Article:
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Darwin Correspondence Project

To Asa Gray   26–7 February [1861]1

Down Bromley Kent

Feb. 26th

My dear Gray,

My Bankers told me that this was the only plan by which they could transmit the £7. s10. d0: I hope it will not be troublesome to you.2 Mess Trübner have been most liberal & kind, & say that they shall make no charge for all their trouble. I have settled about a few advertisements; & they will gratuitously insert one in their own periodical.3 If you have any opportunity, would it not be well to write & thank them? They say that 1s would be sufficient price, but as they nevertheless recommended 1s .6d, I have, of course agreed. I have distributed 100 copies to men of science & sent some to Reviewers, Libraries &c. I am heartily rejoiced at this. I believe your pamphlet will do me & Natural Selection, right good service. I think the Title very good,4 but I wish the type had been rather larger, yet this would have cost more. I have not reread it yet, but I see long new note on Heredity.5 The share of freit of Box was only 12s, & the advertisements will be a few pounds, for which I have told Trübner I am responsible; but I hope sale will cover this. Yet all tell me that pamphlets will not sell. By the way the 7.10.0 just covers cost of my 100 copies at 1s .6d each. If the pamphlet shd sell, I will inform you for chance of your being able to send over more. I wish heartily it would sell for my own sake & that some profit might be sent to you.—

Trübner informs me that in Box there was no M.S. bundle for me, (ie S. Wright’s Review). Tr. has written to Liverpool to enquire whether it could have been lost when Box was opened at Custom House.— I hope it is not lost.— Perhaps you addressed it to Williams & Norgate or to Prof. Huxley.—6

My dear Gray | Yours most sincerely | Chas. Darwin

Feb. 27th.—


Dated on the basis of an entry in CD’s Account book (Down House MS) on 25 February 1861 recording the sum mentioned in the letter.
The payment was CD’s share of the cost of printing 250 copies of Gray’s articles on Origin (A. Gray 1861a). See letter to Asa Gray, 17 February [1861].
The title of Gray’s pamphlet was ‘Natural selection not inconsistent with natural theology. A free examination of Darwin’s treatise “On the origin of species”, and of its American reviewers’. CD’s lightly annotated copy is in the Darwin Pamphlet Collection–CUL.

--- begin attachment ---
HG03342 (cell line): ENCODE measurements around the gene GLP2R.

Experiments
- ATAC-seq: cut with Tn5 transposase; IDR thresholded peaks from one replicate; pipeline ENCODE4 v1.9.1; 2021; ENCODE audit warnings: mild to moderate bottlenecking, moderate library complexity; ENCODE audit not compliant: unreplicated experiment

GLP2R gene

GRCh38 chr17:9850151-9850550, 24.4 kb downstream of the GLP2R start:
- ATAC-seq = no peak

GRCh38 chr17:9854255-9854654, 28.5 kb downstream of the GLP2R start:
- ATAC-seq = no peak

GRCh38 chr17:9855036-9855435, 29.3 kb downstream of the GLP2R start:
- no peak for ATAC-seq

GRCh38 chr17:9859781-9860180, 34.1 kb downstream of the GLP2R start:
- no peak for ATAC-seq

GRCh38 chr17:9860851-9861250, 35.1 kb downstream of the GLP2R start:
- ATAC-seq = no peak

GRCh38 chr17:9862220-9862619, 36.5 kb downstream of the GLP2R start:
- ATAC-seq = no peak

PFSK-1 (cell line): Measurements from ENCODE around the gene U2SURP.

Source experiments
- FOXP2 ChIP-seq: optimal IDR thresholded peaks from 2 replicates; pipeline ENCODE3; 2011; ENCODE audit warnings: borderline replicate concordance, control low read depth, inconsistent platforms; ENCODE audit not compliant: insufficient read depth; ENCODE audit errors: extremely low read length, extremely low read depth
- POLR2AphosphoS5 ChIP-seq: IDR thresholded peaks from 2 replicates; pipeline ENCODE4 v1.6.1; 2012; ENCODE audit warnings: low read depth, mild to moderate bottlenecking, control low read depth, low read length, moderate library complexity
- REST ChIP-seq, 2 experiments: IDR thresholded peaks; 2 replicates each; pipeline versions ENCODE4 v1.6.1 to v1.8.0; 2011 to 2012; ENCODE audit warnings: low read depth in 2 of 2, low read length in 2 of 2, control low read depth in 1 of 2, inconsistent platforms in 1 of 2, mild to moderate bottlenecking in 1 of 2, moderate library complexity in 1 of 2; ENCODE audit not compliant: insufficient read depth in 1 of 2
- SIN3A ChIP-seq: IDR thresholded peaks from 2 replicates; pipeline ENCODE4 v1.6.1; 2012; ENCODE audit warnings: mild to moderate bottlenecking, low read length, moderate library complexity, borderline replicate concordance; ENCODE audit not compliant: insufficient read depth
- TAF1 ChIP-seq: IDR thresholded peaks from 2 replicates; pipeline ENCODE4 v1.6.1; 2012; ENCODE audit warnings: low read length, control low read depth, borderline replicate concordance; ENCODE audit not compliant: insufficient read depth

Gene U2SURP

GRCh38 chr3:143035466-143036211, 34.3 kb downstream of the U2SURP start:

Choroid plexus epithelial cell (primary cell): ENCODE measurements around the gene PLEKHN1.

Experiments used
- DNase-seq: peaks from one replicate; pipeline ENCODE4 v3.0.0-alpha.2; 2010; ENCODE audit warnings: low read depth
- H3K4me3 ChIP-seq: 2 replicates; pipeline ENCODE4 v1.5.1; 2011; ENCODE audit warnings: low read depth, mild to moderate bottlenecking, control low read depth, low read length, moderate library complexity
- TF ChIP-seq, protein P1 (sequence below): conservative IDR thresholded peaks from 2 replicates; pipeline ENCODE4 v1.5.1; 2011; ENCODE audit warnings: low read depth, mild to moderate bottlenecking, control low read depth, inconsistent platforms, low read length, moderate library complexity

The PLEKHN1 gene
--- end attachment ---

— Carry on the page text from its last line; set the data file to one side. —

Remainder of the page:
A. Gray 1861a, p. 52 n. The footnote was a response to Francis Bowen’s assertion, in Bowen 1861, that acquired habits were not heritable. Gray offered as support for CD’s opposing views a long quotation from his own review of Origin in the American Journal of Science and Arts (A. Gray 1860b, pp. 165–8).
CD refers to the manuscript of Chauncey Wright’s review of Origin. Gray was sending it to CD to be forwarded to Thomas Henry Huxley for possible publication in the Natural History Review, published by Williams and Norgate. See letter to T. H. Huxley, 17 February [1861].


Bowen, Francis. 1861. Observations of the supposed hereditability of peculiar traits of bodily and mental organization, and especially of mental disease. [Read 8 January 1861.] Proceedings of the American Academy of Arts and Sciences. 5 (1860–2): 102–10.

Origin: On the origin of species by means of natural selection, or the preservation of favoured races in the struggle for life. By Charles Darwin. London: John Murray. 1859.


Believes AG’s pamphlet will do natural selection "right good service".

Letter details

Letter no.
Charles Robert Darwin
Asa Gray
Sent from
Source of text
Gray Herbarium of Harvard University (57a)
Physical description

Please cite as

Darwin Correspondence Project, “Letter no. 3073,” accessed on 27 July 2021,

Also published in The Correspondence of Charles Darwin, vol. 9